Castle Floorplan

At the end of the loggia is the circular South East Tower, which is the only substantial part of the original castle to remain unchanged since it was built. Prominent on the landward side it seems to have served as both look-out and flanker, with loopholes covering approaches to the bridge. It was never finished to provide living accommodation. From here can be seen the Pound, a low valley between castle and mainland where animals could easily be confined.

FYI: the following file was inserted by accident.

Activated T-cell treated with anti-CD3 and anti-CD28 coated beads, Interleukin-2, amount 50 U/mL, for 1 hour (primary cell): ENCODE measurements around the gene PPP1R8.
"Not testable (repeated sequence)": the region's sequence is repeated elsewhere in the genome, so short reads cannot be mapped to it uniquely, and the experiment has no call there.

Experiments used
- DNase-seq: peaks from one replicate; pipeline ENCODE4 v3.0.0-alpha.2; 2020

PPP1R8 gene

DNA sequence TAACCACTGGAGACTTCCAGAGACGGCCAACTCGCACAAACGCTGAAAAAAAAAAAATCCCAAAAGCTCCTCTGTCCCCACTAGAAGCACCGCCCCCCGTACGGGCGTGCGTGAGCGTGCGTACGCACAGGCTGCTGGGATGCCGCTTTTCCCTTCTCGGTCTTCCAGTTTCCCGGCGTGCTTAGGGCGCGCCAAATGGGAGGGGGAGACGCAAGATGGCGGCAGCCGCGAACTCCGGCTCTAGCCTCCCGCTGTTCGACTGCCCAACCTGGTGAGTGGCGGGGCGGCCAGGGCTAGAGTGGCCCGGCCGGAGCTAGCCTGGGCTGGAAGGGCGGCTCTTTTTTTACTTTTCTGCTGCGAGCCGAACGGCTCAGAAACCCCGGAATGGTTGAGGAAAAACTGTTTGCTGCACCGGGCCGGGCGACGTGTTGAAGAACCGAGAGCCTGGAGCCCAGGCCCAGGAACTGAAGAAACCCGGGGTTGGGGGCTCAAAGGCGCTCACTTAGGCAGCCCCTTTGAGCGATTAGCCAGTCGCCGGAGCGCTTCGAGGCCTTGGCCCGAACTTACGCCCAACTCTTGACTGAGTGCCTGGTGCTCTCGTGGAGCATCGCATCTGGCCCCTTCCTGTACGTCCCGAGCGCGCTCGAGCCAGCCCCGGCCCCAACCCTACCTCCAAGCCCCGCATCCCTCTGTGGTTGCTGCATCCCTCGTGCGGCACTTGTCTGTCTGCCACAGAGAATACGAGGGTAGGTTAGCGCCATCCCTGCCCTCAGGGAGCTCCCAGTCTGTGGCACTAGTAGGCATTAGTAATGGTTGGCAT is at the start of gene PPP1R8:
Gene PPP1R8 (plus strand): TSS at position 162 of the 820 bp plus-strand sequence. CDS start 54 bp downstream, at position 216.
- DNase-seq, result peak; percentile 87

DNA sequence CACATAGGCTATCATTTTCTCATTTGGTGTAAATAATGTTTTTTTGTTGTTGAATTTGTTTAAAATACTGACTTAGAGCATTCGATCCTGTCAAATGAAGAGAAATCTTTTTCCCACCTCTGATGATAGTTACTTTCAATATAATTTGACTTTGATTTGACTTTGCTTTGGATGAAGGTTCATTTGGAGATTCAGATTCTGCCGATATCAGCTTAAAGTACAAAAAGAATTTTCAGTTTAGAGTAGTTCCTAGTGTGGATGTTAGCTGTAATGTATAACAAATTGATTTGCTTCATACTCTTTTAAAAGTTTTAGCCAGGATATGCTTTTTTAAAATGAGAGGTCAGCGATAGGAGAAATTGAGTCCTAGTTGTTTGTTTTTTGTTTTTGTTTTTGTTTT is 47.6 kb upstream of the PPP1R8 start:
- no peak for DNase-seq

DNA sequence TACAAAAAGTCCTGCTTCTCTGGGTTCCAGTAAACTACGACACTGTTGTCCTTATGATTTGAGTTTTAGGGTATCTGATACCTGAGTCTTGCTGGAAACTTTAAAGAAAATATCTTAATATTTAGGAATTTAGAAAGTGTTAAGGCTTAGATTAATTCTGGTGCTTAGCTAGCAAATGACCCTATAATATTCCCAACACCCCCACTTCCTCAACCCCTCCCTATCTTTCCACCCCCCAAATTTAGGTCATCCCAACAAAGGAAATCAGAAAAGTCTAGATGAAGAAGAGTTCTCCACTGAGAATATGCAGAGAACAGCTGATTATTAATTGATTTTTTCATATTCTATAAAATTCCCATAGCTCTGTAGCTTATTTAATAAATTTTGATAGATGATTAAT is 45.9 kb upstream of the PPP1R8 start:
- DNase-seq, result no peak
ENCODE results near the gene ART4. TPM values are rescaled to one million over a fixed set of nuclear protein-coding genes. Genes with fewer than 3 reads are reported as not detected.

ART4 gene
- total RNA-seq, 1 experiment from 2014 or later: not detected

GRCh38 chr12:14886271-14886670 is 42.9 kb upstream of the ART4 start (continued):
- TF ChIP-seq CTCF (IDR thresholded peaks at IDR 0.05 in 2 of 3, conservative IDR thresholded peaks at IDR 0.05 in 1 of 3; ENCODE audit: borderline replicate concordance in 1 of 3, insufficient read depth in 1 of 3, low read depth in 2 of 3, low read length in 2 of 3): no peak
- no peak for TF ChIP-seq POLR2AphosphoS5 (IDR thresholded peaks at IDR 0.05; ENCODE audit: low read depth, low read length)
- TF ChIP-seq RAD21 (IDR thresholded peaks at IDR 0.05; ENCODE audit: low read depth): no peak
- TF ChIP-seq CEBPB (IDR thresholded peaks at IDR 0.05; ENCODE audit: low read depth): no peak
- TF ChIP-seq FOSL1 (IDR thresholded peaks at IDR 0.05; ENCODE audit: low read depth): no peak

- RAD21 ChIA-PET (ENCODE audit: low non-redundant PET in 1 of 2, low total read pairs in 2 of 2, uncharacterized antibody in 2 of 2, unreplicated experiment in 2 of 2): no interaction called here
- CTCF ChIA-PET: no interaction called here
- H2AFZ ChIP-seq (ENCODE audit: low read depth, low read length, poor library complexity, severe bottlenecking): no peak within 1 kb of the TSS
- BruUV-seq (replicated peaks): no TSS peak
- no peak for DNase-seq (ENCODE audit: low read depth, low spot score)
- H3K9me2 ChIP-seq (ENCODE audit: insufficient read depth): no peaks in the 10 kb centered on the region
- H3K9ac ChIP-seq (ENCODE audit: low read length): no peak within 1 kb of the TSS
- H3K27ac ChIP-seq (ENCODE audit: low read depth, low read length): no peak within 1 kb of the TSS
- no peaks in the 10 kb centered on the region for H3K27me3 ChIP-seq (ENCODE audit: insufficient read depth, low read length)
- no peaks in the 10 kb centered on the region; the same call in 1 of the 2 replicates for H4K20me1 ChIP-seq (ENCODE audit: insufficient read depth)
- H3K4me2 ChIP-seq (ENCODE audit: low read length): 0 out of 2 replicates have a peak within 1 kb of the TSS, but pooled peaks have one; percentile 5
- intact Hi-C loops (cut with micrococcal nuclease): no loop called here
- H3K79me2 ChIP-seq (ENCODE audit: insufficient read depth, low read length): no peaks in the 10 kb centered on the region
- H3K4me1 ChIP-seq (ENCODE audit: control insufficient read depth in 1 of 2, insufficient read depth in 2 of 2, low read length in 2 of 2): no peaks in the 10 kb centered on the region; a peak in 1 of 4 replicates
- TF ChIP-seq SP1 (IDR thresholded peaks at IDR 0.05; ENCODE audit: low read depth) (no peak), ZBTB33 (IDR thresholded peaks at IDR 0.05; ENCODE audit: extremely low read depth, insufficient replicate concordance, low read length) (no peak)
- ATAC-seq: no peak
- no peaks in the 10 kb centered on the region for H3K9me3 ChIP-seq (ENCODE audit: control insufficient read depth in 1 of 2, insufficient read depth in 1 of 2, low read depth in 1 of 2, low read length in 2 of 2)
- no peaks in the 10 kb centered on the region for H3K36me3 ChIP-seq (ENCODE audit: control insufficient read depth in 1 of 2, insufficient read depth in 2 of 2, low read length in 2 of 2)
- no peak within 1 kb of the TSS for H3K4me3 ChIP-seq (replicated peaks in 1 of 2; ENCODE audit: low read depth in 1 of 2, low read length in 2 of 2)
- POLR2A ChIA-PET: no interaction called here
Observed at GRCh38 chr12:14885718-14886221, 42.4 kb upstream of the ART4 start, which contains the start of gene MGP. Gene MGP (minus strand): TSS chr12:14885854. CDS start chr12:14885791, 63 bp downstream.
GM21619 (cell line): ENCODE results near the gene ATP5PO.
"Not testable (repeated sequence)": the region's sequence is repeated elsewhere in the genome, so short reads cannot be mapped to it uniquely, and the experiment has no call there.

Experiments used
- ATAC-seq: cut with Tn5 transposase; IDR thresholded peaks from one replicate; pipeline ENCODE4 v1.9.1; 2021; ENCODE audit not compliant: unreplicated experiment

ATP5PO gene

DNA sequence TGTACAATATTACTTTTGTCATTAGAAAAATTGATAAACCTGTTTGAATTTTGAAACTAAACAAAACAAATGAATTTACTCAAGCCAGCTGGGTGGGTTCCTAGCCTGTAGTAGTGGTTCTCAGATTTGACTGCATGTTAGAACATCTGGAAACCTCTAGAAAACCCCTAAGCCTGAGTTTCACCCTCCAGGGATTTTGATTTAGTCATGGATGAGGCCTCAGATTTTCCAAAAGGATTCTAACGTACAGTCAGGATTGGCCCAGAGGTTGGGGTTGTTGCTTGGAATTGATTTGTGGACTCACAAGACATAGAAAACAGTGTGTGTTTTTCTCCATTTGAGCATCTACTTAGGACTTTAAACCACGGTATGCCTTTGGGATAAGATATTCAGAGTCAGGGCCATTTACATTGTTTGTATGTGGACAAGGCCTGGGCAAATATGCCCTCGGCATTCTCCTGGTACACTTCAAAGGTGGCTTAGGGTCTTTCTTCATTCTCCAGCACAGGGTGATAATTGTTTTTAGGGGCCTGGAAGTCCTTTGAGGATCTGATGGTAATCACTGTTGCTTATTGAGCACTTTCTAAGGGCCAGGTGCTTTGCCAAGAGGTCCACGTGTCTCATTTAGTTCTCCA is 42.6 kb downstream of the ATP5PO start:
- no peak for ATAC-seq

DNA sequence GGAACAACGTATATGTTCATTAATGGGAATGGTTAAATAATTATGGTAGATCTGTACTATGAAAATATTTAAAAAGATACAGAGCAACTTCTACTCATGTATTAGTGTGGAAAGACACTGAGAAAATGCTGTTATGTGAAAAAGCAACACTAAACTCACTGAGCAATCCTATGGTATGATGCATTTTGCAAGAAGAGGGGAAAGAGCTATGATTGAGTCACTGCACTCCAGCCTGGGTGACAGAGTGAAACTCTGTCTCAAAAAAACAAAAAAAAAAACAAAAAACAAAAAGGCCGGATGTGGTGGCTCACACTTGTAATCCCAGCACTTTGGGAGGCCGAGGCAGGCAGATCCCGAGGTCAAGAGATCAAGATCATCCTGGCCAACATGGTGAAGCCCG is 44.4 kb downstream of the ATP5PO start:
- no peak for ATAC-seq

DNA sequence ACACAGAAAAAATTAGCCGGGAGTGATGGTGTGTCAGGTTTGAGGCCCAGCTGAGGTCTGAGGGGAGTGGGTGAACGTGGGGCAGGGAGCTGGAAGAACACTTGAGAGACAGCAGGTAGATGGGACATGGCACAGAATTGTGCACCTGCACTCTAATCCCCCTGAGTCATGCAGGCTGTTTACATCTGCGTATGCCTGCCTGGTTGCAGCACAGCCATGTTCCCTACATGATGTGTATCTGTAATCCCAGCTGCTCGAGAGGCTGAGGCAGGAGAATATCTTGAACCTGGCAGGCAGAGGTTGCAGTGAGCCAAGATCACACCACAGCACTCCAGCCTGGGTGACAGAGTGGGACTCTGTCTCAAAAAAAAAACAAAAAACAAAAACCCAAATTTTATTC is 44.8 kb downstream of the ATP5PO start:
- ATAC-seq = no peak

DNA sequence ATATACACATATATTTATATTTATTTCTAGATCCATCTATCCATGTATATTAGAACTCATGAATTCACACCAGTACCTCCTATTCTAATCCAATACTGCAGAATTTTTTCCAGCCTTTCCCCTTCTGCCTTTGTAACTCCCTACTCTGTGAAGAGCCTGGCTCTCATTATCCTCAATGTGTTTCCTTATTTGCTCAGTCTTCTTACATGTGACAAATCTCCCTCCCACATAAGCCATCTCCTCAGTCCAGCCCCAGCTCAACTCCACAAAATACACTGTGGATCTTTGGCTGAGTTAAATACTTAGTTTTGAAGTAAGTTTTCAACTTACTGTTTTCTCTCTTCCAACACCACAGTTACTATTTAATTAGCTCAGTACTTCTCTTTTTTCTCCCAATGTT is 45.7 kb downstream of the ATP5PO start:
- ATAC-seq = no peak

Dominating the Upper Yard is the Hall. the grandest and perhaps latest building on the rock, dating from the early 17th century. Bay windows line the W. front; a moulded string-course divides the two storeys; and a main door to the left is surmounted by three weathered stone heads. The hall was the centre of the castle's life. The windows must have made the tall interior unusually light. Here before the great heraldic chimney-piece the Earls of Antrim conducted their affairs and made their plans. Here they ate and drank, and entertained with music and dancing. And it was probably here in 1642 that the 2nd Earl was seized by one of his own dinner guests, the Scottish General Monroe, and taken prisoner to Carrickfergus. To help heat the great space of the hall there was a second fireplace in the S. gable. An extension to the SE. probably contained a wide staircase leading to the upper floor, where remains only a single window in the N. gable with its stone mullion and transom intact. The lower building beyond the hall was the buttery (3) used to store provisions for the hall and kitchen. Its upper floor was reached by an outsidi- staircase. Behind the hall in the East Court is the entrance to the souterrain (1), a rock-cut passage about 40 feet long and 3-4 feet high, leading beneath the NE. Tower to a small aperture on the cliff face. Pottery and bones found inside, dating from the Early Christian period, are the earliest evidence for man's occupation of the rock. The E. court was once larger but rock falls necessitated the building of a new curtain wall; parts of the original wall may be seen attached to the NE. tower and on the cliff below. The North East Tower, built through the souterrain, has a lower chamber, with vaulting still imprinted by the wickerwork centering on which it was built. The upper parts of the tower, reached by a staircase in the thickness of the tower's cylindrical wall, were partly rebuilt for habitation. To the N. of the NE. Tower is the kitchen (4) with its wide fireplace, stone-built ovens, stone guttering for drainage and cupboard recesses. A passage beyond the kitchen leads to the Lower Yard, which retains its cobbled surface, and was surrounded by service buildings and 'domestic quarters. The range to the W. included the bakery which has a double bread oven. The E. range provided living quarters with hearths and a latrine built out beyond the E. wall. The N. range is the most damaged, its N. wall having fallen from the clifftop into the rocks about the sea entrance to the cave below. This is one possible site (another by the kitchen has been suggested) of the disastrous collapse of 1639 which caused several deaths and led ultimately to the abandonment of the castle in favour of more comfortable and less hazardous accommodation on the mainland. From the W. window of the N. range the visitor has one of the most famous views of the Antrim coast with the limestone arches of the White Rocks and the Portrush strand beyond.